Ionizing radiation (IR) is an essential therapeutic modality for cancer, leukemia and lymphoma, but its usefulness is limited by its toxicity to normal tissue. Lymphoid and hematopoietic tissues exhibit a high degree of IR sensitivity and, therefore, typically determine the limits of IR therapy. Although DNA damage induced by IR is one of the main causes of tissue toxicity, an increasing body of evidence demonstrates that the expression of certain gene products via IR-induced activation of specific transcription factors also significantly contributes to this toxicity. Activation of particular transcription factors and the subsequent induction of specific gene products in lymphoid tissues and bone marrow (BM) may be responsible for their high radiosensitivity. We have recently demonstrated that IR induces lymphocyte-specific activation of NF-kappaB in vivo via a unique signal transduction pathway that is independent of IkappaB degradation but involves the production of reactive oxygen species (ROS) and protein tyrosine phosphorylation by protein tyrosine kinase(s) (PTK). It has been shown that activation of NF-kappaB by T cell receptor stimulation and genotoxic stress induces T cell expression of FasL which in turn, leads to apoptotic cell death. We hypothesize that a major component of IR-induced toxicity in lymphoid tissues and BM is mediated through the specific activation of NF-kappaB in lymphocytes via a lymphocyte-specific signal transduction pathway. This leads to the up-regulation of FasL expression and subsequent Fas-FasL interaction which causes undesirable lymphocyte apoptosis and bystander killing of hematopoietic stem cells (HSC) in the absence of IR-induced lethal DNA damage. To test this hypothesis, we will pursue the following Specific Aims: (a) to determine whether IR activates NF-kappaB in lymphocytes via tyrosine phosphorylation of IkappaBalpha by a lymphocyte-specific non-transmembrane PTK pathway; (b) to identify the cellular origin of IR-induced Fas and FasL expression in the spleen and BM and determine if Fas-FasL interaction plays a significant role in IR-induced lymphocyte and HSC apoptosis and (c) to examine whether activation of NF-kappaB mediates IR-induced T cell expression of FasL and determine if inhibition of NF-kappaB activation provides immune and hematopoietic protection via down- regulation of Fas-FasL interaction. These studies will provide new insights into the molecular mechanisms underlying the susceptibility of lymphoid and hematopoietic tissues to IR-induced tissue damage and offer novel strategies to improve tumor radiotherapy by reducing radiation toxicity.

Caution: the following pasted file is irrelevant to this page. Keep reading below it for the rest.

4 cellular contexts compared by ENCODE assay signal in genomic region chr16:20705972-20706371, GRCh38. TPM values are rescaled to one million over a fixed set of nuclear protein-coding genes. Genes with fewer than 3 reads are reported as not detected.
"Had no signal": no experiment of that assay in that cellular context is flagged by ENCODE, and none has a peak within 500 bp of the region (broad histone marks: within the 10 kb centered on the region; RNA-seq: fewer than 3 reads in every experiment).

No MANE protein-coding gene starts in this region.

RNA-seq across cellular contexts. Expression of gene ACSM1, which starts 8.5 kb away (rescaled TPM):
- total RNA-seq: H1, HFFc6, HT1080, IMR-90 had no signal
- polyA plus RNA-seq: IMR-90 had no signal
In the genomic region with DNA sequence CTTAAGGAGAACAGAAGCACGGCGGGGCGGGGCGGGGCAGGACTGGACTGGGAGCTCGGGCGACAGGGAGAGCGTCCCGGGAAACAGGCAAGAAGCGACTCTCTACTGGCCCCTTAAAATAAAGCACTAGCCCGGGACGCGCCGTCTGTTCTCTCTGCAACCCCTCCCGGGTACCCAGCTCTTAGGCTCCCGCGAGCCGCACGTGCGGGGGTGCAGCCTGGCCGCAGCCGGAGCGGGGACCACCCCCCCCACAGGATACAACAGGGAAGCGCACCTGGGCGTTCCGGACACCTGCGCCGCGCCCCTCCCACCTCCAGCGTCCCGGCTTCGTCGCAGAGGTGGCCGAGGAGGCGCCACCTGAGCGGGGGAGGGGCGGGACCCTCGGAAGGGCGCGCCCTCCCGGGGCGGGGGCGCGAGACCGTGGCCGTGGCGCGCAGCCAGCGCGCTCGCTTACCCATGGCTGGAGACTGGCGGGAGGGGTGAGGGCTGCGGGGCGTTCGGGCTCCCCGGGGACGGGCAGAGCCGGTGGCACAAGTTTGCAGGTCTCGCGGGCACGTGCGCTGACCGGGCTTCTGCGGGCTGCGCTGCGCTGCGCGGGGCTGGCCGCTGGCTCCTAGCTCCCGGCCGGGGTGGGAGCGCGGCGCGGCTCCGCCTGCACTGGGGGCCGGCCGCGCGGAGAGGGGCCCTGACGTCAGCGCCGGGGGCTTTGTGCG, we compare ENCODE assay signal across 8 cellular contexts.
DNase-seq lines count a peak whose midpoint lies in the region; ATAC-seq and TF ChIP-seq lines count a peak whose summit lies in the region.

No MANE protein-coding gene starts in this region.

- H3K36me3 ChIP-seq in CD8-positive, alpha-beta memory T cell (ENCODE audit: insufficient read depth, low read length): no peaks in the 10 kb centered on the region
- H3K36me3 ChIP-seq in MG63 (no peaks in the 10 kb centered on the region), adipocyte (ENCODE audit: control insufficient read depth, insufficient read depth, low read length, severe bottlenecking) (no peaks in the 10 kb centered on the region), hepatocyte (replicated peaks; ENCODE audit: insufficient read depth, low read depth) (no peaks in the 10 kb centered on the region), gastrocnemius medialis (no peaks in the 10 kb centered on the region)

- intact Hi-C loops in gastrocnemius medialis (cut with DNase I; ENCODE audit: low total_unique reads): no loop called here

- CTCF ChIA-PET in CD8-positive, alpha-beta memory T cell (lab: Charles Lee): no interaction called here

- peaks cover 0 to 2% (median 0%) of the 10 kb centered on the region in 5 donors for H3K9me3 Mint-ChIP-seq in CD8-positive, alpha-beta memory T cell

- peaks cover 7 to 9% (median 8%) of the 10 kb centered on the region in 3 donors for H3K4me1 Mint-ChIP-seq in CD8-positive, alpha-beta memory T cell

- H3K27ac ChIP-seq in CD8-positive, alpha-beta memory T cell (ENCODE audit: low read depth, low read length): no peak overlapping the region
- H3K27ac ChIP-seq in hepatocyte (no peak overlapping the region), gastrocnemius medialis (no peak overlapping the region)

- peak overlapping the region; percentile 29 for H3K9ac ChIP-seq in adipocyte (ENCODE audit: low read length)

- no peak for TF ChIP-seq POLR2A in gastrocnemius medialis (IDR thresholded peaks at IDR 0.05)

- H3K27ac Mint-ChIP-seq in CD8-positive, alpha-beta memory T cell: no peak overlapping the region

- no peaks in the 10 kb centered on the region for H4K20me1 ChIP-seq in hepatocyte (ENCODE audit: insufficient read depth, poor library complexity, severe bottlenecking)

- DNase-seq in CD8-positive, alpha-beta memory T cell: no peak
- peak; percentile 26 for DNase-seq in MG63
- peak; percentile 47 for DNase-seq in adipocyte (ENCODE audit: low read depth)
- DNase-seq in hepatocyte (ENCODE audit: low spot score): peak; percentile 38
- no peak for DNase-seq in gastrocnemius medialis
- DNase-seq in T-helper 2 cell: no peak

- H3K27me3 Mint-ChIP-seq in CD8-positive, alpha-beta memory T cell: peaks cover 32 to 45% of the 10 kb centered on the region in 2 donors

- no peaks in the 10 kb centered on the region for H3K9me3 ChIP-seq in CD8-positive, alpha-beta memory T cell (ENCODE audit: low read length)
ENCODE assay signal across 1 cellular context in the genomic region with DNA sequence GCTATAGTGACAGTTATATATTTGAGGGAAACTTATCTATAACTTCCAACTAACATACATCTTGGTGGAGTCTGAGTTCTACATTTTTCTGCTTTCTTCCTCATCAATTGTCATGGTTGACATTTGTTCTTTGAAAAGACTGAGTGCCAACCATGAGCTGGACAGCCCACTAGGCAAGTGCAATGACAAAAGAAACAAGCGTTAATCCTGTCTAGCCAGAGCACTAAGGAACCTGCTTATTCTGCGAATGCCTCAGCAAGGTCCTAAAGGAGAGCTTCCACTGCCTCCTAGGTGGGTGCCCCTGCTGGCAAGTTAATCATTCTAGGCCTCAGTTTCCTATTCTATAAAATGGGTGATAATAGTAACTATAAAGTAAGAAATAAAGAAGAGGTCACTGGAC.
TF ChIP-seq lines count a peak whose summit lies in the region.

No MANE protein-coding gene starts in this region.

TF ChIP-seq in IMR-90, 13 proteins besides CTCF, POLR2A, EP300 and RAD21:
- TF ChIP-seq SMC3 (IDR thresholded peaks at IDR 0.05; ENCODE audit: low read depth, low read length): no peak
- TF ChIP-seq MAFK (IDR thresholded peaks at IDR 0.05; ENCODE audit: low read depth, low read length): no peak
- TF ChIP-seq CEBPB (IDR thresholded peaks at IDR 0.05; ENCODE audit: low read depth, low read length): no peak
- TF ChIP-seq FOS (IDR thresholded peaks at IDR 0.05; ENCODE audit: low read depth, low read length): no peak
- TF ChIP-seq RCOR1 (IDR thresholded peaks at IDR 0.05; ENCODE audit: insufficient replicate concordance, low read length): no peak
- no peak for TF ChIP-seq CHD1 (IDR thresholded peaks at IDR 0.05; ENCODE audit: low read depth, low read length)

Agency
National Institute of Health (NIH)
Institute
National Cancer Institute (NCI)
Type
Research Project (R01)
Project #
5R01CA086860-03
Application #
6377962
Study Section
Radiation Study Section (RAD)
Program Officer
Stone, Helen B
Project Start
2000-09-01
Project End
2003-08-31
Budget Start
2001-09-01
Budget End
2002-08-31
Support Year
3
Fiscal Year
2001
Total Cost
$121,550
Indirect Cost
Name
Medical University of South Carolina
Department
Pathology
Type
Schools of Medicine
DUNS #
183710748
City
Charleston
State
SC
Country
United States
Zip Code
29425
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Wang, Yong; Kellner, Joshua; Liu, Lingbo et al. (2011) Inhibition of p38 mitogen-activated protein kinase promotes ex vivo hematopoietic stem cell expansion. Stem Cells Dev 20:1143-52

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